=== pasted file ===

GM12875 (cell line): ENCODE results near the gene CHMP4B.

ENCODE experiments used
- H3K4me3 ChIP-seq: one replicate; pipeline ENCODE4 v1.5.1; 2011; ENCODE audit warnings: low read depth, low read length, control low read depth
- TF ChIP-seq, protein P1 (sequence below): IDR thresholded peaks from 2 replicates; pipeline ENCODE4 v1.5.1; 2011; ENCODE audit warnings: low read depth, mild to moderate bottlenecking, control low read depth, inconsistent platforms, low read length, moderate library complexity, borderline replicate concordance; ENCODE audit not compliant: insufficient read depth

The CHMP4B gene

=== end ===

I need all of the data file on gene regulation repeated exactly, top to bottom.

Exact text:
GM12875 (cell line): ENCODE results near the gene CHMP4B.

ENCODE experiments used
- H3K4me3 ChIP-seq: one replicate; pipeline ENCODE4 v1.5.1; 2011; ENCODE audit warnings: low read depth, low read length, control low read depth
- TF ChIP-seq, protein P1 (sequence below): IDR thresholded peaks from 2 replicates; pipeline ENCODE4 v1.5.1; 2011; ENCODE audit warnings: low read depth, mild to moderate bottlenecking, control low read depth, inconsistent platforms, low read length, moderate library complexity, borderline replicate concordance; ENCODE audit not compliant: insufficient read depth

The CHMP4B gene